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Hand Quilt Frames


The word quilt comes from the Latin word "culcita," which means stuffed sack. "Cuilte" is the French word that more closely resembles the term used in the English language. The earliest known quilt consisted of a garment that adorned an ivory figure of an Egyptian Pharaoh that was traced to 3,400 B.C. One of the earliest surviving bed quilts was found in Sicily and was created sometime during the 14th century. Measuring 106 inches by 122 inches, the historic piece can now be found in the Victoria and Albert Museum in London.

Hand Quilt Frames

Pioneer women are credited with being the creators of hand quilt frames. The original frames might have stretched across the backs of chairs when in use. Other methods involved hanging the frame from the rafters of a home using ropes and pulleys. In each instance, when the day's work was completed, the quilt and frame were rolled or hoisted and removed from the living area. When homes and rooms grew larger, women could reserve a space to house the frame for extended lengths of time until the piece was completed. Full-sized, the Three Roller Frame and the Q-Snap Floor Frame are the three types of hand quilt frames commonly used today.

Full-Sized Frame

Also known as a stretcher frame, this device holds a stretched quilt horizontally, which creates a table-like image. The frame is typically constructed of wood and held together at the corners using C-clamps. Four legs support the frame and the quilt. The convenience of this type of frame involves the ability to hold the bottom, batting and top of the quilt tautly without the need for basting.

Three-Roller Frame

This type of frame is used for hand or machine quilting. The quilt back and batting are held in place by rolling the fabric onto two roller boards. The top of the quilt is rolled on a third board. All of the fabric layers are tightly maintained as the user rolls the quilt to the desired work section. Depending on the materials used in construction, the rollers may be extended or retracted to accommodate the length or width the quilt.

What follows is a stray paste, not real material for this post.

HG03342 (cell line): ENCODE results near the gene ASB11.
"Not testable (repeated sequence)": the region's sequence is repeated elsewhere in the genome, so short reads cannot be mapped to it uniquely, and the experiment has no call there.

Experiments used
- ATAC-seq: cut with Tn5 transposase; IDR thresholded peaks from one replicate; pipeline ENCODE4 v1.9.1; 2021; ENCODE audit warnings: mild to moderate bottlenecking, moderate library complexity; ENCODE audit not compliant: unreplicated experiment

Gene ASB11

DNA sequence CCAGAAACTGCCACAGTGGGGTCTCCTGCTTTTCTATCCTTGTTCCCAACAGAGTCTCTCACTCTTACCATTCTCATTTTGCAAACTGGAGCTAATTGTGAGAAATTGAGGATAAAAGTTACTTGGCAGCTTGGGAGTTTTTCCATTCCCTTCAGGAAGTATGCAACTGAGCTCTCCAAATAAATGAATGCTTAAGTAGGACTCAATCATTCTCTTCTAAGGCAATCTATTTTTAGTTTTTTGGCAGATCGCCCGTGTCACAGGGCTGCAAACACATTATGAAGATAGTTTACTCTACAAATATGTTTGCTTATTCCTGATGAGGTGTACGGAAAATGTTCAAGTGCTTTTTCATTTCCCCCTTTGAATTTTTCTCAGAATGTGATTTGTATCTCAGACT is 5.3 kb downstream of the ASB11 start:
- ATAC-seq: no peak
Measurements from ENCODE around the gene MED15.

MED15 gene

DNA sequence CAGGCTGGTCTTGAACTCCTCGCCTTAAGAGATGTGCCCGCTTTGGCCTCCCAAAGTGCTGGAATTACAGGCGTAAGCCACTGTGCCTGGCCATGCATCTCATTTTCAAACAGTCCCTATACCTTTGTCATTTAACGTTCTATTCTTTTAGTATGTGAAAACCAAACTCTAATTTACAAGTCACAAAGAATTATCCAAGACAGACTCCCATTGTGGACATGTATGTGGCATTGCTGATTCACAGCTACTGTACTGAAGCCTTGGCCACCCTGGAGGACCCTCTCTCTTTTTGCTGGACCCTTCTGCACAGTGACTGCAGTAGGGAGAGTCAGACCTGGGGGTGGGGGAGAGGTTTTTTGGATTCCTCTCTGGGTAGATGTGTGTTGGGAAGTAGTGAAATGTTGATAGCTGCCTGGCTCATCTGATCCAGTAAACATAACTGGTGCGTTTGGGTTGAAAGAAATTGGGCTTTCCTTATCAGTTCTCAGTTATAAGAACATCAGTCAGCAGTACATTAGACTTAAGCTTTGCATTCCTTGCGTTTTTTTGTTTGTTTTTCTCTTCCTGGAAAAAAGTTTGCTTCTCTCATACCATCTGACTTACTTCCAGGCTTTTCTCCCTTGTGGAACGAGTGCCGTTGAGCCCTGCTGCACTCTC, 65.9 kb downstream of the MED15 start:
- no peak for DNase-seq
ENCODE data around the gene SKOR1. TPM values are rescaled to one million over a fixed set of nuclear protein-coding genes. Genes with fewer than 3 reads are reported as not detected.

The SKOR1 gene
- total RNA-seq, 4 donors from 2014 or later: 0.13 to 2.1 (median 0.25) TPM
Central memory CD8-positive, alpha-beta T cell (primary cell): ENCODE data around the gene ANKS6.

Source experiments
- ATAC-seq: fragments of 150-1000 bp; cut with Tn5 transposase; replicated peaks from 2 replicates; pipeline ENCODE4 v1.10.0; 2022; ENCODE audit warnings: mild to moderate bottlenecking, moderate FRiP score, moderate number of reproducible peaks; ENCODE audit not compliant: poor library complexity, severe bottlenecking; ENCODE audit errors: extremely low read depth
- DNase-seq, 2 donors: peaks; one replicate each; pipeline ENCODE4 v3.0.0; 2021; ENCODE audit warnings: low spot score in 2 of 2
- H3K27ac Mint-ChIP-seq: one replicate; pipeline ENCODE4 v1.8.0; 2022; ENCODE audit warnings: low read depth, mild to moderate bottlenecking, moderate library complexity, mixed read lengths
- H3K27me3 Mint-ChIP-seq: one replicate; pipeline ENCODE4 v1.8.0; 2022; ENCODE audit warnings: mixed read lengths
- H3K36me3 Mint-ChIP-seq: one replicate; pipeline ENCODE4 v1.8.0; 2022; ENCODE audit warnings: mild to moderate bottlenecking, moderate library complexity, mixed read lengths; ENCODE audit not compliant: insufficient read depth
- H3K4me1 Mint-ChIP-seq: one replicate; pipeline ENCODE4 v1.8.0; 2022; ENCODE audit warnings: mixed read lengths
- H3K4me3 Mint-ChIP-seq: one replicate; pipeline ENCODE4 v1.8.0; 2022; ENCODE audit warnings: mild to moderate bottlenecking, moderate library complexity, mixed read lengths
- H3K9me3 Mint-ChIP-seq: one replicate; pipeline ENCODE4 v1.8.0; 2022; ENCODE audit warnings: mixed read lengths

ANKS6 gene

Q-Snap Floor Frame

This type of frame is typically constructed using PVC pipe. Similar to an embroidery hoop, the quilter lays the basted layers over the bottom frame and clamps the fabric using a top frame. Though having to baste a quilt prior to use, the lighter weight and smaller size of the overall frame makes the device easier to move from one location to another. Kits are also available that allow the user to tilt the frame to the angle of choice.

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Posted by The Grace Company

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For over 25 years the Grace Company has been the leading manufacturer of high quality quilting frames and quilting accessories. What truly sets The Grace Company apart from other competitors is its level of quality, value, and experience toward all their endeavours. From products to external and internal customer experience, the Grace Company responds to market and customer needs and continues to lead the quilting industry. Grace Company frames and hoops are designed to be easy to build and compatible with most major quilting machines. They'll have the quilting product you need.

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